The long winter nights pale beside the equally long sunny days, the green of the fields, woods and pasture and the blues of the Saimaa Lake District. Vacation rentals are plentiful and varied. Hotel and resort accommodations are matched by guest houses, holiday apartments, summer cottages and chalets. The varied holiday rentals accommodate the wide variety of water-focused activities and destinations featuring nature in all its glory. Real estate may still be found on the lakefront and islands of Lake Saimaa – a bit of this water wonderland to call your own. Plan your first visit today; it will be the first of many more to come.

Things to do at Lake Saimaa

  • Vacation Rentals
  • Fishing
  • Ice Fishing
  • Boating
  • Sailing
  • Swimming
  • Beach
  • Canoeing
  • Kayaking
  • Water Skiing
  • Wakeboarding
  • Tubing
  • Hiking
  • Ice Skating
  • Biking
  • Cross-Country Skiing
  • Snowmobiling
  • Dog Sledding
  • Wildlife Viewing
  • Birding
  • National Park
  • Museum

Fish species found at Lake Saimaa

  • Brown Trout
  • Burbot
  • Char
  • Grayling
  • Perch
  • Pike
  • Roach
  • Salmon
  • Trout
  • Whitefish
  • Zander

Lake Saimaa Photo Gallery

Lake Saimaa Statistics & Helpful Links

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Lake Type: Natural Freshwater Lake, Dammed

Water Level Control: Saimaa Canal Remote-Control Centre

Surface Area: 1,082,240 acres

Shoreline Length: 8,500 miles

Normal Elevation (Full Pond): 228 feet

Average Depth: 33 feet

Maximum Depth: 279 feet

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Trophic State | LakeLubbers

Trophic State measures the level of algae and nutrients in a lake.

An oligotrophic lake is very clear (blue in color) and does not support much plant or fish life. A hyper-oligotrophic lake is the clearest of all lakes, and is nearly devoid of plants and fish.

A mesotrophic lake is slightly green and supports a moderate degree of plant and fish life. A lake's most desired trophic state is generally this mid-point - the mesotrophic state.

A eutrophic lake is somewhat murky and supports a large amount of plant and fish life. A hypereutrophic lake is clouded with algae, plant life, and fish life. A eutrophic or hyper-eutrophic lake can be difficult to navigate by boat - and is often an unpleasant place to swim.

The use of phosphorus-rich and nitrogen-rich fertilizer on lawns and golf courses surrounding a lake can cause it to become eutrophic or hypereutrophic.


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Catchment or Drainage Area | LakeLubbers

This is the surrounding area that drains into a lake, including land, rivers and their tributaries. This is also known as the lake's "catchment basin".

Small lakes at the highest peaks of mountains have small drainage areas. The world's oceans have the largest drainage areas.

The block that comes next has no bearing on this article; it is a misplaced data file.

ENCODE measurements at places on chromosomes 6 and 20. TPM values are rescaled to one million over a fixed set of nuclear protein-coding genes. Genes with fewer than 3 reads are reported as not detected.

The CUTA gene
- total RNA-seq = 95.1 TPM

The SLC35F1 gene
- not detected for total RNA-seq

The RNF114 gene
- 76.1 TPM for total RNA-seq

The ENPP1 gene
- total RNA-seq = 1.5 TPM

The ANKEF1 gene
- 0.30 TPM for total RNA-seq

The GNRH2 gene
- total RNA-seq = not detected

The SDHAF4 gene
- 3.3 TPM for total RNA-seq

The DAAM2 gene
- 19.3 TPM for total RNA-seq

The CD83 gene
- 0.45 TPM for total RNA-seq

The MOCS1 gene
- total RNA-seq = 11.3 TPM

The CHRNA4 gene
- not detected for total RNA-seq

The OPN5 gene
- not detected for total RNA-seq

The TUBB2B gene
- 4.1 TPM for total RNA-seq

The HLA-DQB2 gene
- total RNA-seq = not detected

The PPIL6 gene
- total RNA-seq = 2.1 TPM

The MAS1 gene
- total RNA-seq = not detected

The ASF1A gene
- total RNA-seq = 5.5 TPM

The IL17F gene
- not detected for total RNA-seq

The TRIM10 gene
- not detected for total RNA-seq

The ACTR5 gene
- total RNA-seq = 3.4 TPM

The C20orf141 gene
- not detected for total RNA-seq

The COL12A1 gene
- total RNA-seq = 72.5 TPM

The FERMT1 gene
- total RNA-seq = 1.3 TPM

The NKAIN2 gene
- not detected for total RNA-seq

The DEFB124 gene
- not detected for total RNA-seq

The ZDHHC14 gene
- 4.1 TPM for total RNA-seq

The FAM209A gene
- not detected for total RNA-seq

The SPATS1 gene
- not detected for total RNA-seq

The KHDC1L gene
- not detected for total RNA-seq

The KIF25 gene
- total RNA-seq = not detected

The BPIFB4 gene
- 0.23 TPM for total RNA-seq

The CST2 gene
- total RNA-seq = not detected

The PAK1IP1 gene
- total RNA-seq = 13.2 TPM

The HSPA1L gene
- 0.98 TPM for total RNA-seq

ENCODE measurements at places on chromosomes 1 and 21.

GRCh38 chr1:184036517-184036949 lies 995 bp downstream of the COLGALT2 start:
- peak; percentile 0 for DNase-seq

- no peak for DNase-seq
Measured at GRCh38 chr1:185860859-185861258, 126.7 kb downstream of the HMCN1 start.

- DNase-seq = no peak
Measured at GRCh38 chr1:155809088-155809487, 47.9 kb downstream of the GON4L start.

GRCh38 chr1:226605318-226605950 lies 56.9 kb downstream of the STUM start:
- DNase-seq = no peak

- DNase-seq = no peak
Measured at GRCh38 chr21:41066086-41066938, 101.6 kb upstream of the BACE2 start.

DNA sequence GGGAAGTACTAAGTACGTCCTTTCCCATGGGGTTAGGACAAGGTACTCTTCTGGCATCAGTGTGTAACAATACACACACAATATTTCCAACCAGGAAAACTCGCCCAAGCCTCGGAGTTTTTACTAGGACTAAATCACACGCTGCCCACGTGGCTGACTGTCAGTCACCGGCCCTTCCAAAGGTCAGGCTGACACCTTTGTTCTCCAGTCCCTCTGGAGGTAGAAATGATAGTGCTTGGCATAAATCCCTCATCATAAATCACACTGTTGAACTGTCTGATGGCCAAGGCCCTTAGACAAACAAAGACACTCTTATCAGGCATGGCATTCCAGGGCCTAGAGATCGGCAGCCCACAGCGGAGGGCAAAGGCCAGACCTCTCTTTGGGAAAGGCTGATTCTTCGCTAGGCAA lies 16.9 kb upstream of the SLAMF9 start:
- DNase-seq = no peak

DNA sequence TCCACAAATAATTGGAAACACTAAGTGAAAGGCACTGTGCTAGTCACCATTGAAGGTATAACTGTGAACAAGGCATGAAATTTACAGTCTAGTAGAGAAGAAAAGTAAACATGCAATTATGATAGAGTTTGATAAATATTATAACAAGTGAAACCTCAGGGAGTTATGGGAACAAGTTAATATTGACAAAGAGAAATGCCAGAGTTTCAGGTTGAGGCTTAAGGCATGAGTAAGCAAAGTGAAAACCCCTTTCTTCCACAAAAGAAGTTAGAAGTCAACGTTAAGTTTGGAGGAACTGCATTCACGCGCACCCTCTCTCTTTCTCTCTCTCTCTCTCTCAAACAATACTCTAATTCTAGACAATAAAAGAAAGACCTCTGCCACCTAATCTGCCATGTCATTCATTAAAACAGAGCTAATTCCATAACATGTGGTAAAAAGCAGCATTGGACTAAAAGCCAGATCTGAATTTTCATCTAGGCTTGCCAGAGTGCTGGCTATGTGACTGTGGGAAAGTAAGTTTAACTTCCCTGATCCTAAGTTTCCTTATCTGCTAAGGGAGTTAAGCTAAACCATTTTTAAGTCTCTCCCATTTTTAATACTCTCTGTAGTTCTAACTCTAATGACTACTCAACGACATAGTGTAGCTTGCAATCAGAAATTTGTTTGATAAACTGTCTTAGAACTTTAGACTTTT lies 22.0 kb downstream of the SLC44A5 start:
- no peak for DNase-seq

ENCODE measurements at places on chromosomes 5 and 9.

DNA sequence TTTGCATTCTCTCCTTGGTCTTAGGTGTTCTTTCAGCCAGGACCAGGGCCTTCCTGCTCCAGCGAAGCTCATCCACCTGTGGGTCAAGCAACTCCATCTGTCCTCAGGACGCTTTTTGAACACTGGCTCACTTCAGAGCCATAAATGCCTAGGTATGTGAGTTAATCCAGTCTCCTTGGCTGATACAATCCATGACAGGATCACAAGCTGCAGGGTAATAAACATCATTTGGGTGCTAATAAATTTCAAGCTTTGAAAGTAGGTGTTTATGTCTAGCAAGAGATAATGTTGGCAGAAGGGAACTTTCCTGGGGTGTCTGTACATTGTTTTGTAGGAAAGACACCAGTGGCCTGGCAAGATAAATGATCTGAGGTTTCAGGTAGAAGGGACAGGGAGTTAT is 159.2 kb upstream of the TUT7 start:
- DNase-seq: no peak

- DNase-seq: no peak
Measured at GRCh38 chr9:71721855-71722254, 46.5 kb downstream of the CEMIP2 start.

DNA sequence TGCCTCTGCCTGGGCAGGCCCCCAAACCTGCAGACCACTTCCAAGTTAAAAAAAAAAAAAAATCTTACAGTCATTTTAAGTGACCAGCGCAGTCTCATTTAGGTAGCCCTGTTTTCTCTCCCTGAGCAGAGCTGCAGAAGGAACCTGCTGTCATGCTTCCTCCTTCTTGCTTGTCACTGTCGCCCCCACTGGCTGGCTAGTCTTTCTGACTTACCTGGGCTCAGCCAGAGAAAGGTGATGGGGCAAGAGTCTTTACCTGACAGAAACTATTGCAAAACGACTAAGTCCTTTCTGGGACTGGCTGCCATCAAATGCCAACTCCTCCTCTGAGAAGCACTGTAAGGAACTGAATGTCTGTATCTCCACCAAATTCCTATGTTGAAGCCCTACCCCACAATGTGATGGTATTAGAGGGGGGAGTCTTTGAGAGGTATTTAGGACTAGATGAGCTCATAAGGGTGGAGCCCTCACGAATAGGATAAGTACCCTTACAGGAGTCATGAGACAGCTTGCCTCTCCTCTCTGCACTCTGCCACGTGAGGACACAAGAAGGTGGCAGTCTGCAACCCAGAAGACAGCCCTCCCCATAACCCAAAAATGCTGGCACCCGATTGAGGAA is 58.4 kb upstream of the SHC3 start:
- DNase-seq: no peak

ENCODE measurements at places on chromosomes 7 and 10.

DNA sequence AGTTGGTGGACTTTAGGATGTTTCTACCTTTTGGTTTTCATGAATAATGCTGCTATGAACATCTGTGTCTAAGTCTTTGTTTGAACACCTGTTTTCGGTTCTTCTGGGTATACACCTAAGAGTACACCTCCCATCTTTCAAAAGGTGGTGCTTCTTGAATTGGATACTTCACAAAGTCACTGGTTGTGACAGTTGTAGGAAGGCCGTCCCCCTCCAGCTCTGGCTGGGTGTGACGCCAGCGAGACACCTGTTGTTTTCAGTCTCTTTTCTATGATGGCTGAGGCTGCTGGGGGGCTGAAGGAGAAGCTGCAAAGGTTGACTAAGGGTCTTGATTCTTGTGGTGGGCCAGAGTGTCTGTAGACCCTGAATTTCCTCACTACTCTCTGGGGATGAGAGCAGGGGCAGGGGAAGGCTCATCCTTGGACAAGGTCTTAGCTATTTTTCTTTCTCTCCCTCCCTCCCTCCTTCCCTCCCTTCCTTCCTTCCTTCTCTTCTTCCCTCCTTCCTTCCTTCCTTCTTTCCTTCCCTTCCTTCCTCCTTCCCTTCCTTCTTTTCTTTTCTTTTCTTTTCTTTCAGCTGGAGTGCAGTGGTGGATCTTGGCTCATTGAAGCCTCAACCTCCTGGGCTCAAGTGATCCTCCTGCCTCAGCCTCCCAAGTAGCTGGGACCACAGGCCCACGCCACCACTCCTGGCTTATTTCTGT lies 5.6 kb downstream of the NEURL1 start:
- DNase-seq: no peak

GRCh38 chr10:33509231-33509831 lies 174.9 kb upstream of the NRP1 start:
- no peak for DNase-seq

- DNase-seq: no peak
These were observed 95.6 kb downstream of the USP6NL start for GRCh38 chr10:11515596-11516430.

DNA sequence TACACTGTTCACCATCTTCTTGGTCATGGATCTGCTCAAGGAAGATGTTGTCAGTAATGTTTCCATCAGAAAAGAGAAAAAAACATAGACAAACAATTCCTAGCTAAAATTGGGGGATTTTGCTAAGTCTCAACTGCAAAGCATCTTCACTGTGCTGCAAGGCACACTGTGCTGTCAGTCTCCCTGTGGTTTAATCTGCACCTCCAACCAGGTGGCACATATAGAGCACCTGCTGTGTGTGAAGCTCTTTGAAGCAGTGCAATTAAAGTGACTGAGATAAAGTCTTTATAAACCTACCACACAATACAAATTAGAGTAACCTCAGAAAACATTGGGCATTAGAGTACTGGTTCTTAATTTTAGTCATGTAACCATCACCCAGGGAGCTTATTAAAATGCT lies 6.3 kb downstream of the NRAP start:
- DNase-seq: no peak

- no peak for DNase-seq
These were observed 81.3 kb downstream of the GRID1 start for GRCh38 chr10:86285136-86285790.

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Lake-Area Population | LakeLubbers

This is the estimated number of people who live in a house with a view of a lake, plus those who self-describe the lake as their home, for example: "I live at Smith Mountain Lake."


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Water Residence Time | LakeLubbers

This is the estimated time that it takes for an amount of water equal to the entire volume of a lake to flow out of - or evaporate from - the lake.

Residence Time can be as short as a few days for fast-flowing small lakes, and can exceed 100 years for slow-flowing large lakes.


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Completion Year | LakeLubbers

This is the year that a reservoir was first filled to the reservoir's normal elevation - or the year that a natural lake was first dammed. A large reservoir can take more than a year to fill after its dam is first closed.

The Grand Anicut in southern India is generally considered the world's oldest dam that still operates. Grand Anicut was constructed in the second century BC. It now impounds an irrigation network that includes roughly one million acres.

You can find many of the the world's newest reservoirs on LakeLubbers. Many of the world's oldest reservoirs appear on the last page of that list.


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Water Volume | LakeLubbers

This is the estimated volume of water that a lake contains -- measured at the lake's normal elevation. By this measure, the world's largest freshwater lake is Siberia's Lake Baikal.

You can find many of the the world's largest lakes (by water volume) on LakeLubbers.

Water Volume can be measured in acre-feet, in cubic miles, or in cubic kilometers. One acre-foot is the amount of water needed to cover one acre (43,560 square feet) to a depth of one foot. One cubic mile equals 3,379,200 acre-feet. One cubic kilometer equals 810,713 acre-feet.

1 acre-foot is equal to 325,851 US gallons. Siberia's Lake Baikal contains about 6,276,367,740,000,000 gallons of freshwater - nearly 1 million gallons for every living person on earth.

The other - and more widely used - measure of a lake's size is the lake's surface acreage. By that measure, the world's largest freshwater lake is North America's Lake Superior.


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Maximum Depth | LakeLubbers

This is the estimated greatest depth of the water in a lake -- measured at the lake's normal elevation. The world's deepest lake is Siberia's Lake Baikal; that lake's maximum depth is estimated at 5,314 feet.

You can find many of the the world's deepest lakes on LakeLubbers. If you select the last page of that list, you will find the (maximum depth of) the shallowest lakes in our database.